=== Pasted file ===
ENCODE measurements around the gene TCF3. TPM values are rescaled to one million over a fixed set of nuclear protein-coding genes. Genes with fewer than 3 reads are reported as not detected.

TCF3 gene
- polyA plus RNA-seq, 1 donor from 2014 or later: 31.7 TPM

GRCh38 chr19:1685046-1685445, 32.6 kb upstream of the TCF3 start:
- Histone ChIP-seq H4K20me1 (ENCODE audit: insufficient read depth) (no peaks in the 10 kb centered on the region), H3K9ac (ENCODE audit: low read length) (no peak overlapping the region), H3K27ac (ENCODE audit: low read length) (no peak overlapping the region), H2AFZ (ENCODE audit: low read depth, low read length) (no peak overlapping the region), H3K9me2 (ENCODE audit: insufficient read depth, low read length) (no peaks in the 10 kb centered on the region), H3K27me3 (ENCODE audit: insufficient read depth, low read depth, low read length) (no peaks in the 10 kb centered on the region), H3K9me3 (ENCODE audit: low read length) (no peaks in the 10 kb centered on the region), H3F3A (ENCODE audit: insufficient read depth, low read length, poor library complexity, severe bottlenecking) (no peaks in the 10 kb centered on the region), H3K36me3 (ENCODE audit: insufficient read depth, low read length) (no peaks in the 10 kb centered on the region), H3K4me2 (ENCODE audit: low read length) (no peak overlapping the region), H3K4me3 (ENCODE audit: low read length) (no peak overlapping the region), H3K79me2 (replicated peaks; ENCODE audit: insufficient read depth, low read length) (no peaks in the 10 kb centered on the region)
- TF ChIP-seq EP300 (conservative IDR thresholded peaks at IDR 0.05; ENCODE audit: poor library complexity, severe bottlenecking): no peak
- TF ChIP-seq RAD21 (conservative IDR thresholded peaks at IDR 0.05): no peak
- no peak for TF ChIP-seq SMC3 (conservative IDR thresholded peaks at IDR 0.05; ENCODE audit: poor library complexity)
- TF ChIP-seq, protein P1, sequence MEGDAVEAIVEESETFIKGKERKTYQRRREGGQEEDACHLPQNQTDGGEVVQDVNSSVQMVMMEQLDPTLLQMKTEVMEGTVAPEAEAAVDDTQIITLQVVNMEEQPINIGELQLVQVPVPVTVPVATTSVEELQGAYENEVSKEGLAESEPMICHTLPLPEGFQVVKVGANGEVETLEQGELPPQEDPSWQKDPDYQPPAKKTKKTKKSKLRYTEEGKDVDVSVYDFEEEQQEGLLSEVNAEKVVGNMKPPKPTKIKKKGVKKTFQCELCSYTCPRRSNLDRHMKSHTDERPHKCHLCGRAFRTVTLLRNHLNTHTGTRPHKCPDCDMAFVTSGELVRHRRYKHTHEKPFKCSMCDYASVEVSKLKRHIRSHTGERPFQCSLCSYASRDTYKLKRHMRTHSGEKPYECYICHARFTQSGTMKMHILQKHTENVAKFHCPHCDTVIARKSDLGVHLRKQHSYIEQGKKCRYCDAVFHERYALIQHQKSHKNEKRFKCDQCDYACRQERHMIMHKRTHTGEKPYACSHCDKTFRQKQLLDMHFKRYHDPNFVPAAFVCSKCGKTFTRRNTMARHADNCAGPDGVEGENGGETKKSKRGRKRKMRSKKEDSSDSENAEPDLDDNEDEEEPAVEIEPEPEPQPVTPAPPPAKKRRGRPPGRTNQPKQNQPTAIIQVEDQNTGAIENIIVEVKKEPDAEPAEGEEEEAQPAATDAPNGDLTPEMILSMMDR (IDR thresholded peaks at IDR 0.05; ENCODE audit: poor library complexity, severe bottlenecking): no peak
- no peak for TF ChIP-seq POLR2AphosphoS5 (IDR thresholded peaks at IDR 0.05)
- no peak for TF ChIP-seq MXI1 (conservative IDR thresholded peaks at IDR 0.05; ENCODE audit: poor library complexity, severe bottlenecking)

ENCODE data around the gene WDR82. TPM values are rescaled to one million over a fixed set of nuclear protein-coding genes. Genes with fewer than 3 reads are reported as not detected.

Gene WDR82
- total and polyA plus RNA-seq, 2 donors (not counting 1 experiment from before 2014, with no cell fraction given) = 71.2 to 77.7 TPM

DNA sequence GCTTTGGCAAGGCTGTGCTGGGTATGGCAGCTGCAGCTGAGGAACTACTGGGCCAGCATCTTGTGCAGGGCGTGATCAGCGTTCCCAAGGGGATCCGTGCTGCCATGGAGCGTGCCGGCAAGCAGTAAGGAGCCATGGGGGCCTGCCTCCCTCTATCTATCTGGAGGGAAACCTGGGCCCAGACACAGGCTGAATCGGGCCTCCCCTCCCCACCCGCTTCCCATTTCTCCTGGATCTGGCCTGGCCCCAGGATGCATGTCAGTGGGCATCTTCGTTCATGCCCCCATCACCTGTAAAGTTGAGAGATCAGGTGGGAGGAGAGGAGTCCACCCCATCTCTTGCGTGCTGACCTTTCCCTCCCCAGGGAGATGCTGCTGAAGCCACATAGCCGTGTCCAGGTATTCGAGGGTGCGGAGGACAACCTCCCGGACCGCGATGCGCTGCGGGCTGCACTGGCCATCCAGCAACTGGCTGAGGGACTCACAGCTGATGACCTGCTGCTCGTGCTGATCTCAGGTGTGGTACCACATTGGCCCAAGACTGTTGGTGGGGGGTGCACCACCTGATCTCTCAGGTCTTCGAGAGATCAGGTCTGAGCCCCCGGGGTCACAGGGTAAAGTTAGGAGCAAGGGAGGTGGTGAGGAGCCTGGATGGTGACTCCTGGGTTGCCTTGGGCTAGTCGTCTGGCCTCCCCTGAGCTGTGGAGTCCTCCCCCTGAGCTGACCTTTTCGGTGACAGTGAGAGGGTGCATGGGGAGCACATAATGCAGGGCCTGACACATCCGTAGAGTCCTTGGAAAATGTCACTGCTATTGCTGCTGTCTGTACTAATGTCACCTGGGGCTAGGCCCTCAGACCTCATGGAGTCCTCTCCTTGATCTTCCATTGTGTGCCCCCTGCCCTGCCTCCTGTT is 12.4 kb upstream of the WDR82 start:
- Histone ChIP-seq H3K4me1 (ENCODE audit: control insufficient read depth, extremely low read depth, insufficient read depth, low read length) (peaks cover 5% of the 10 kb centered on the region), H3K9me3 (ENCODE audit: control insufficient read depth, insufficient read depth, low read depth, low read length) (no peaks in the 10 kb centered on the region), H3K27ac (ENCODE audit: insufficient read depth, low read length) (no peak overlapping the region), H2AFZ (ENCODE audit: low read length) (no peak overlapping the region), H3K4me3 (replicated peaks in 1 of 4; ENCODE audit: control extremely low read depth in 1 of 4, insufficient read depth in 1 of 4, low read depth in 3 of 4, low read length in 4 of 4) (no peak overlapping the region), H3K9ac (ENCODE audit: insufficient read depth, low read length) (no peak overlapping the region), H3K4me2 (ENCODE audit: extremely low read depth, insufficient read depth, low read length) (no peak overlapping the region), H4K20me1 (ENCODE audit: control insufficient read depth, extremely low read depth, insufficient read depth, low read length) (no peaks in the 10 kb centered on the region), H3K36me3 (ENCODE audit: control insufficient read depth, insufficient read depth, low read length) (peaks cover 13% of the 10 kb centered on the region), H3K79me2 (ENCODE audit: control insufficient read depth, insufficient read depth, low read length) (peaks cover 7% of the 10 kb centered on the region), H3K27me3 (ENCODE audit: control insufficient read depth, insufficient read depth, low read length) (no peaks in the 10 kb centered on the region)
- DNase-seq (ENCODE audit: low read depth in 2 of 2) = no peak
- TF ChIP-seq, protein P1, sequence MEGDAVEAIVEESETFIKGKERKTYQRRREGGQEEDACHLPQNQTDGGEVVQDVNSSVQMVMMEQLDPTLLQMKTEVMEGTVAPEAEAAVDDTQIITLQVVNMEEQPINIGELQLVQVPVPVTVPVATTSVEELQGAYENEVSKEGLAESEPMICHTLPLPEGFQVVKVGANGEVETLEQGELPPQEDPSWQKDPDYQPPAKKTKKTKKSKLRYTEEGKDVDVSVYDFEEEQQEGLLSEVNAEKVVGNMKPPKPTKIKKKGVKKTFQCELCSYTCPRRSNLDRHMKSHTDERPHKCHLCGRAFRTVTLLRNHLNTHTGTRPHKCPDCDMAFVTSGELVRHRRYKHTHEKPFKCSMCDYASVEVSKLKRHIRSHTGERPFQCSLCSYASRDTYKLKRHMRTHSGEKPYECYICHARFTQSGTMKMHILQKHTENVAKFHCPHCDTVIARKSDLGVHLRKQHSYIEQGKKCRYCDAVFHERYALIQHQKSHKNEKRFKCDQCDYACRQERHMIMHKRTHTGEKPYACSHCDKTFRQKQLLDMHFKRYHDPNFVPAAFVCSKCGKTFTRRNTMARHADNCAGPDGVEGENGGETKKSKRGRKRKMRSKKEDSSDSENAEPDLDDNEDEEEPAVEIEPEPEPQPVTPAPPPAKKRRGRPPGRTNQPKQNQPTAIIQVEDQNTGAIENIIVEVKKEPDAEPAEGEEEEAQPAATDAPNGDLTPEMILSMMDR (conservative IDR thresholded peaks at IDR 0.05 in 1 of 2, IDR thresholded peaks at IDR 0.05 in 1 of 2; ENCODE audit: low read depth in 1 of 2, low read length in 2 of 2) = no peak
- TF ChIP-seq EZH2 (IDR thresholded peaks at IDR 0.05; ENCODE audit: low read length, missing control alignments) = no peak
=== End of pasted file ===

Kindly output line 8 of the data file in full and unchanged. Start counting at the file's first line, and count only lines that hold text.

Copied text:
- no peak for TF ChIP-seq SMC3 (conservative IDR thresholded peaks at IDR 0.05; ENCODE audit: poor library complexity)